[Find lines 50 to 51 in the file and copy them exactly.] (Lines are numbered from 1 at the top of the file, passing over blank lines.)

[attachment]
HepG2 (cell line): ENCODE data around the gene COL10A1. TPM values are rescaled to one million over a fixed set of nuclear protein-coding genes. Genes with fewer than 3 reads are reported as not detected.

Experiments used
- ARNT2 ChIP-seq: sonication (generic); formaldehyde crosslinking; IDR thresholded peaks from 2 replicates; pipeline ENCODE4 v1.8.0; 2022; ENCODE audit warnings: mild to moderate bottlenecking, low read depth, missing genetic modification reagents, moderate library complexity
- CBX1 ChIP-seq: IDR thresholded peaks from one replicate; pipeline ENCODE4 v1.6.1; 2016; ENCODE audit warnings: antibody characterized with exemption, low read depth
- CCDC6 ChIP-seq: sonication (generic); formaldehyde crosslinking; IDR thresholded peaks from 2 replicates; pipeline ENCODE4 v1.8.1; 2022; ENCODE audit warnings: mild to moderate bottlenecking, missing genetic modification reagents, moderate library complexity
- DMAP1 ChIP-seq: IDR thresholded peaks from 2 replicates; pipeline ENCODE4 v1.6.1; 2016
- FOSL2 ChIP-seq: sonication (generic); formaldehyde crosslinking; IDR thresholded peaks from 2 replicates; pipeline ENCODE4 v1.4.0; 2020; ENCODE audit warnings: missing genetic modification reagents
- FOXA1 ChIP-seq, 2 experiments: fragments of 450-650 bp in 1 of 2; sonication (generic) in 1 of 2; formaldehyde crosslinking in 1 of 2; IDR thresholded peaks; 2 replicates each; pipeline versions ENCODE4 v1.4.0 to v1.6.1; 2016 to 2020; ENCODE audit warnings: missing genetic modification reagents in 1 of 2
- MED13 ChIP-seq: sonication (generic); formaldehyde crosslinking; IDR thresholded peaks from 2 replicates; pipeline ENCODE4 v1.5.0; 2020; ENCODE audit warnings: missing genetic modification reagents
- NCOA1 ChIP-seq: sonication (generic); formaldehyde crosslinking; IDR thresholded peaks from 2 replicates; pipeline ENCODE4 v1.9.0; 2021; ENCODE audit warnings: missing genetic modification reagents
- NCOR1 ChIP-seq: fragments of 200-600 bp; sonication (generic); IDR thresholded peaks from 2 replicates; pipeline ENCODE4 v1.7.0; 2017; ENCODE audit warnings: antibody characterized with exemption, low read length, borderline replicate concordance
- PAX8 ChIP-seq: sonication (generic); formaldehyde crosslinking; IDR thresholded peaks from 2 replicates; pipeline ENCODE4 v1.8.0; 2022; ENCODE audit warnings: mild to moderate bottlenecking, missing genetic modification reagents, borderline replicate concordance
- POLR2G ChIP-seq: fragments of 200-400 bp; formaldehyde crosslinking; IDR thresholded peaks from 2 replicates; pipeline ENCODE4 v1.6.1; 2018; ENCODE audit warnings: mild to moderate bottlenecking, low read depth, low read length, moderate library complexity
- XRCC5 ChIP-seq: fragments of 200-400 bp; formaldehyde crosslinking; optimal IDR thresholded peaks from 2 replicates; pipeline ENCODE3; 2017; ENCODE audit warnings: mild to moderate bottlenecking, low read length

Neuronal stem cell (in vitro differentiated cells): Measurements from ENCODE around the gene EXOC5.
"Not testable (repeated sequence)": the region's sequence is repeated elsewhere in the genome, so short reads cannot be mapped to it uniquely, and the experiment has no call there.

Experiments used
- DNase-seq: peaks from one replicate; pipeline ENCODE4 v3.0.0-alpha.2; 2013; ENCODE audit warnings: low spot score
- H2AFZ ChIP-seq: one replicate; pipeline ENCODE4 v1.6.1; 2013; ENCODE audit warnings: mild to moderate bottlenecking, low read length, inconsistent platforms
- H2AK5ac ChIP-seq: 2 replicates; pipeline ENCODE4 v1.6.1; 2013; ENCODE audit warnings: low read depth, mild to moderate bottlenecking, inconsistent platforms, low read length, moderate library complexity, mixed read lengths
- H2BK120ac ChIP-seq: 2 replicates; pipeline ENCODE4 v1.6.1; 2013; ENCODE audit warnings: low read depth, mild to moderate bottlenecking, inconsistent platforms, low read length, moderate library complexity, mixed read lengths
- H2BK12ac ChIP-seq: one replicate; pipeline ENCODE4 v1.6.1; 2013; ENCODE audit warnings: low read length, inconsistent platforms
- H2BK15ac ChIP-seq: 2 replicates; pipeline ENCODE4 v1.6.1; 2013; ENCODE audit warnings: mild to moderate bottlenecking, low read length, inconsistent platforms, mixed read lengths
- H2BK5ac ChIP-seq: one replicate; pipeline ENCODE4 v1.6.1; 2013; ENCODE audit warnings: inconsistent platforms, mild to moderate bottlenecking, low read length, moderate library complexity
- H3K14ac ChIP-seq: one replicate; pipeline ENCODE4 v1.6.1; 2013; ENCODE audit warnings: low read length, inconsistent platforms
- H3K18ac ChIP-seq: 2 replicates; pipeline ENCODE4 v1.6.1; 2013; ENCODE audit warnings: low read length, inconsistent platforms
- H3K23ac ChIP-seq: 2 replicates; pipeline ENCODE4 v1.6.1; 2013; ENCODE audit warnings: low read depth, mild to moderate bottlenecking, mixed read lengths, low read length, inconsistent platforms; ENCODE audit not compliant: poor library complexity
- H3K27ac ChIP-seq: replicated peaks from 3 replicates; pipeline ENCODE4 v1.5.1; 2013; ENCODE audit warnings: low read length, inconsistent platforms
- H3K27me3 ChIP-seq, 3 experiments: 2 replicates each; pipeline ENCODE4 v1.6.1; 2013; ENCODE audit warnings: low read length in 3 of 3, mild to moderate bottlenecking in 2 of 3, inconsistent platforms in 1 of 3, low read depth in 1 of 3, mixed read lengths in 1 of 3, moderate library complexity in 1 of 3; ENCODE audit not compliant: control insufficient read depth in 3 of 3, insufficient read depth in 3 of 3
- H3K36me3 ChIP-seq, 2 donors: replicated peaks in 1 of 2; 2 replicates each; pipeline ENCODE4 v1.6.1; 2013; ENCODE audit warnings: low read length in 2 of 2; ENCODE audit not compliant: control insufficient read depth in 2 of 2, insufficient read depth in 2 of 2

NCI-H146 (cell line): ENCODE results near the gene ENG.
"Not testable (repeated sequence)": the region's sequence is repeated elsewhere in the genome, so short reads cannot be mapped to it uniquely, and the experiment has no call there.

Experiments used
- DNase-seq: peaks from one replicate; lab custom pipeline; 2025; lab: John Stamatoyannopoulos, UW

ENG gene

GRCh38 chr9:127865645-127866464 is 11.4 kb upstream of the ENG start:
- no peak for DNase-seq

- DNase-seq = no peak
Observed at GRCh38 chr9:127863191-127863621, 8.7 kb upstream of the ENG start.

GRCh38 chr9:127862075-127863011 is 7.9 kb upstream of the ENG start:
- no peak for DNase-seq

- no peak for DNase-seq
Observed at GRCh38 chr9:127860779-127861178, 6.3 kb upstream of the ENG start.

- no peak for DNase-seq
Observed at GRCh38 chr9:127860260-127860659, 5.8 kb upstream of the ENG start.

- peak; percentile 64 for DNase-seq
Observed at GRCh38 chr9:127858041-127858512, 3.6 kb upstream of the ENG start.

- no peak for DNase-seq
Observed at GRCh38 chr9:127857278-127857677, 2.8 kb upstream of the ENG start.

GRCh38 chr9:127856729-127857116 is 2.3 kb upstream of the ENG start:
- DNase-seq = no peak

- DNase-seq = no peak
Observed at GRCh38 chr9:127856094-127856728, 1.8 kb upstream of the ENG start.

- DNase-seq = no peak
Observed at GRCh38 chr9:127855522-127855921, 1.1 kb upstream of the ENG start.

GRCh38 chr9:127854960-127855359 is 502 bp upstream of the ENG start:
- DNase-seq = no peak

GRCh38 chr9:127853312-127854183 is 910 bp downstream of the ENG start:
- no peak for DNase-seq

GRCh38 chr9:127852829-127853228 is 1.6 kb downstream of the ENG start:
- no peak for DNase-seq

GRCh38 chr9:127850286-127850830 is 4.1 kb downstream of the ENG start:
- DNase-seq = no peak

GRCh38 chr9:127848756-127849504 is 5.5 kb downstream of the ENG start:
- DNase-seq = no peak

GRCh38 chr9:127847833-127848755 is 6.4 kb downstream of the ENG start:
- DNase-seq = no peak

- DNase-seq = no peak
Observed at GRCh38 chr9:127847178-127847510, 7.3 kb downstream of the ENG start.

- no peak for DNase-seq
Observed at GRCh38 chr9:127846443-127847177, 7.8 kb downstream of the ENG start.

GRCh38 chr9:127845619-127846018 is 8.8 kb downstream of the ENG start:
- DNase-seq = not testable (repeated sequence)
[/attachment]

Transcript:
GRCh38 chr9:127856729-127857116 is 2.3 kb upstream of the ENG start:
- DNase-seq = no peak